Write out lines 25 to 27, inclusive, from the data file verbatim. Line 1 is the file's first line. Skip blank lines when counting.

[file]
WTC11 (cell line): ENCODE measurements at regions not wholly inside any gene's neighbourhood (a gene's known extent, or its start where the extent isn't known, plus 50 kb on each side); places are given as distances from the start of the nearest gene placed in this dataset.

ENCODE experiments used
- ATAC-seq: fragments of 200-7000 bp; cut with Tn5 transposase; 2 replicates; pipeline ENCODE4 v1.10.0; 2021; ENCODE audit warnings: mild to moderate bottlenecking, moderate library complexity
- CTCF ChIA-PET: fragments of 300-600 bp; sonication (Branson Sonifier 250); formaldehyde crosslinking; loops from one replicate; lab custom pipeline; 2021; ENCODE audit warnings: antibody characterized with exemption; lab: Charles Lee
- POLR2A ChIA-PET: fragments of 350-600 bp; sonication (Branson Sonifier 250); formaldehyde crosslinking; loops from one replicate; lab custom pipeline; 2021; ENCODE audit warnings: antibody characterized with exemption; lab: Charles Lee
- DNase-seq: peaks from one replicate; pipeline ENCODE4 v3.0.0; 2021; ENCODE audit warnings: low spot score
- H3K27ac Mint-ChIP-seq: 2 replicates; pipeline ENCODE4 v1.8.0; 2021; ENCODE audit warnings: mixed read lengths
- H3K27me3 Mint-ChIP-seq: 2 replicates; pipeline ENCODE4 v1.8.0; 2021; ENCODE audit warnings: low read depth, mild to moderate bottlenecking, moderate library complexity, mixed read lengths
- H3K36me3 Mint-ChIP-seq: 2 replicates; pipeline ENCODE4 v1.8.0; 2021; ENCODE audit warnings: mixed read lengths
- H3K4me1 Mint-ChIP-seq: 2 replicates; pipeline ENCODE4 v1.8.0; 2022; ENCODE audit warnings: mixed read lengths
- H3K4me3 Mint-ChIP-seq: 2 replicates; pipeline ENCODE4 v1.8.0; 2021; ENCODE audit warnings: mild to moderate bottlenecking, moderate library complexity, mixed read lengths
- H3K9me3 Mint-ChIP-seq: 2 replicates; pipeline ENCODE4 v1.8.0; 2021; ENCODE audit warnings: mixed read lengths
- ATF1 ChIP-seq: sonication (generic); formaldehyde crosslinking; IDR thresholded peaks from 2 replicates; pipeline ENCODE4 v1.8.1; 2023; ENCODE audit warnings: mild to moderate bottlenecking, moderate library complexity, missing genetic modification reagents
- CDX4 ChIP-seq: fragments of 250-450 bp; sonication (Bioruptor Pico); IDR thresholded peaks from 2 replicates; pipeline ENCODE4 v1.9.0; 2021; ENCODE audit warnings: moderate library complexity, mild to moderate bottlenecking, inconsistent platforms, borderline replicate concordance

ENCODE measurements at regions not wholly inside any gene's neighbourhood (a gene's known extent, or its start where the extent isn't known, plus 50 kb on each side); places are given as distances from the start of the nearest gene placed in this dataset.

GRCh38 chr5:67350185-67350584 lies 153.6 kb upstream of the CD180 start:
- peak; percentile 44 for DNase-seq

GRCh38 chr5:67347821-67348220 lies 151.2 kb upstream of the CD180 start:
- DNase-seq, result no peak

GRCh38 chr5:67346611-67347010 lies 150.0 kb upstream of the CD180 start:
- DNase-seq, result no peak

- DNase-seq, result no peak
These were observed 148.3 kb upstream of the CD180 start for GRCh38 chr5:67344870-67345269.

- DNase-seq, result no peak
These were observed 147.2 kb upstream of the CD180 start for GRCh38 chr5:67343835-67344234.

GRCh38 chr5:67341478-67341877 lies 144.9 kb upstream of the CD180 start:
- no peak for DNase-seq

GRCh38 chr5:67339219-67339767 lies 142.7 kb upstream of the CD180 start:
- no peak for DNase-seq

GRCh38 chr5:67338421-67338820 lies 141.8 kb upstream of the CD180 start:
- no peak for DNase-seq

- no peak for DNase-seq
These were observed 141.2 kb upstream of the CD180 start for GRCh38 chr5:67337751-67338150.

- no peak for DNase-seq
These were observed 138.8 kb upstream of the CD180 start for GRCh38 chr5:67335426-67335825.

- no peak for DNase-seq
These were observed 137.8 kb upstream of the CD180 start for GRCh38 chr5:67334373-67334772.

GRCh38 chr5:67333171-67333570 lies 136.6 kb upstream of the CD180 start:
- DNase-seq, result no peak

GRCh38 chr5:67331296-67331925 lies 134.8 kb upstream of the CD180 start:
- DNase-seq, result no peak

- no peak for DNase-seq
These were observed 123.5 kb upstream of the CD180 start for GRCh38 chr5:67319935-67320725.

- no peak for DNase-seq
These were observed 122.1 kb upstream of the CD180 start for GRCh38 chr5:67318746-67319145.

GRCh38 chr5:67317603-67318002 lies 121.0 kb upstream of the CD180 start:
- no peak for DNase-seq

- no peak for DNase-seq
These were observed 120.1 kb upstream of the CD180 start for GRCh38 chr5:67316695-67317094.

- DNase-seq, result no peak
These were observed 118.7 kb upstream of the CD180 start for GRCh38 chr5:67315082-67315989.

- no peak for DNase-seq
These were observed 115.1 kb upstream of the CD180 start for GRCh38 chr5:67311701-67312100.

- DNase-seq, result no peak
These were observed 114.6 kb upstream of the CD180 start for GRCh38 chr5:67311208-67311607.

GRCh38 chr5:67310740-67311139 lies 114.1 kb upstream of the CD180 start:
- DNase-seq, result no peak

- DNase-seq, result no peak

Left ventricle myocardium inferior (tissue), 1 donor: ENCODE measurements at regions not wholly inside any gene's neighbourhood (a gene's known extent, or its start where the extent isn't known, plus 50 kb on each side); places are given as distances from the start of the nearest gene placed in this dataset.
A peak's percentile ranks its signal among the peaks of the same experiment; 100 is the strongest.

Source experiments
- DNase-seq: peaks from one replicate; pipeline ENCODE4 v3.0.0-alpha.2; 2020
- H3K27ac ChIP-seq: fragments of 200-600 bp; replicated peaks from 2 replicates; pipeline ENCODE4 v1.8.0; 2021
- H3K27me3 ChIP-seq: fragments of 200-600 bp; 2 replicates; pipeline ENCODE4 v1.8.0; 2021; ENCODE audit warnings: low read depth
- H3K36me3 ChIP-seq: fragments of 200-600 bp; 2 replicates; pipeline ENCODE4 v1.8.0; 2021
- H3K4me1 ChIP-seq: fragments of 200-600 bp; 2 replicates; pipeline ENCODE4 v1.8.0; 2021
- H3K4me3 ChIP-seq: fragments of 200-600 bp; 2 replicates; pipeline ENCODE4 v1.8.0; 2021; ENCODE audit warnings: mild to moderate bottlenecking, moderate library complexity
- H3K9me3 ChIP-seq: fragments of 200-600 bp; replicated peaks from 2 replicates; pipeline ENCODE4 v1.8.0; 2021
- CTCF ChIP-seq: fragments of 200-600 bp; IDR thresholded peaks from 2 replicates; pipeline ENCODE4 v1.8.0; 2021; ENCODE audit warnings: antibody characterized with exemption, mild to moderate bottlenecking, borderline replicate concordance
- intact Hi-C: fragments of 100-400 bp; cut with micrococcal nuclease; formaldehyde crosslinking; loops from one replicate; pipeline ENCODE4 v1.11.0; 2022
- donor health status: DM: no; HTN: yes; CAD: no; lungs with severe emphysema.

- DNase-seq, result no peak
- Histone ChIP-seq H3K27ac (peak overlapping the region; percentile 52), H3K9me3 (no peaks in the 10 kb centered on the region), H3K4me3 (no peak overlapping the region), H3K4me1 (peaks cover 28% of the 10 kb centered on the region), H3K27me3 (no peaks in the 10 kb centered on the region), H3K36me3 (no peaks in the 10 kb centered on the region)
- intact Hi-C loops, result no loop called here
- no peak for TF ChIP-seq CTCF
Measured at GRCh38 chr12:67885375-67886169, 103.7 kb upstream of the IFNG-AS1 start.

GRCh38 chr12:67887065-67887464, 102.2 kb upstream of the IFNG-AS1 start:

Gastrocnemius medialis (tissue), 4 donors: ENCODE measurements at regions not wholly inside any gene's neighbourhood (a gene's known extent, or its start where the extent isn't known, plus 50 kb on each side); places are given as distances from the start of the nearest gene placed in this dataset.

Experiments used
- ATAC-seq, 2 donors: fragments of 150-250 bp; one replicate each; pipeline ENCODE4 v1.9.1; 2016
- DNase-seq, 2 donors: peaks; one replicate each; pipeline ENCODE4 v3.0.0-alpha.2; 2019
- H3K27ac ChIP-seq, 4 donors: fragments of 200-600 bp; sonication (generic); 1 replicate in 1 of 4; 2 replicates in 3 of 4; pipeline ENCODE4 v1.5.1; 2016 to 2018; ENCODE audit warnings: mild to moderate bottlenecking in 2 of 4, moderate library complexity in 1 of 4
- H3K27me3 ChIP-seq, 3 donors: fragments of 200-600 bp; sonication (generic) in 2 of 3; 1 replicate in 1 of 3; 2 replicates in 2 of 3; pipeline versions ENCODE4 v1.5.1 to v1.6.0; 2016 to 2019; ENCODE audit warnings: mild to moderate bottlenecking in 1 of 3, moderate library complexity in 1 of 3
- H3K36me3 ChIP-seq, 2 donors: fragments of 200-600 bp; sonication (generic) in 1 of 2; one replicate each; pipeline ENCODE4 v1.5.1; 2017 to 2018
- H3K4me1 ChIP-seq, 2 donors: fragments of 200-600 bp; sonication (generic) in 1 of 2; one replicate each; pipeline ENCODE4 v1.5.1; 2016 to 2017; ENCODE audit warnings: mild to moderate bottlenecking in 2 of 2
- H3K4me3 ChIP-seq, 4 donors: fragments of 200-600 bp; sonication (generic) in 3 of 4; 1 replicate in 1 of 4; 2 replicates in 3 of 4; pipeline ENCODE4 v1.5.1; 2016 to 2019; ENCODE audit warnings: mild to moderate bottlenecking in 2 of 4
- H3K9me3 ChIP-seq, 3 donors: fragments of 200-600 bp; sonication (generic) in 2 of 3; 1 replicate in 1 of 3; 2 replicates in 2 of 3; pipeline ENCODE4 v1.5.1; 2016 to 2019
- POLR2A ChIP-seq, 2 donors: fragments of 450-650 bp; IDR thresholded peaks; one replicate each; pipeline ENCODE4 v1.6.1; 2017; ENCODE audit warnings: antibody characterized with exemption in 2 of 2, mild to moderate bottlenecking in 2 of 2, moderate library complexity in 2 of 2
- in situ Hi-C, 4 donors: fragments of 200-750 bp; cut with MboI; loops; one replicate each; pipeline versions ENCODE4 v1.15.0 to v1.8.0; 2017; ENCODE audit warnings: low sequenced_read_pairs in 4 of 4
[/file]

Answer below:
These were observed 147.2 kb upstream of the CD180 start for GRCh38 chr5:67343835-67344234.

GRCh38 chr5:67341478-67341877 lies 144.9 kb upstream of the CD180 start:
- no peak for DNase-seq